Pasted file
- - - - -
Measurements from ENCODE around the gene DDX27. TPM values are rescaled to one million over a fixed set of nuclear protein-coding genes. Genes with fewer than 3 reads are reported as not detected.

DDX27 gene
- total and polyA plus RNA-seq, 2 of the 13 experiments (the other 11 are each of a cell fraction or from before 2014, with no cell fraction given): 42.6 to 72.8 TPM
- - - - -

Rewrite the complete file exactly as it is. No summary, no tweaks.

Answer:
Measurements from ENCODE around the gene DDX27. TPM values are rescaled to one million over a fixed set of nuclear protein-coding genes. Genes with fewer than 3 reads are reported as not detected.

DDX27 gene
- total and polyA plus RNA-seq, 2 of the 13 experiments (the other 11 are each of a cell fraction or from before 2014, with no cell fraction given): 42.6 to 72.8 TPM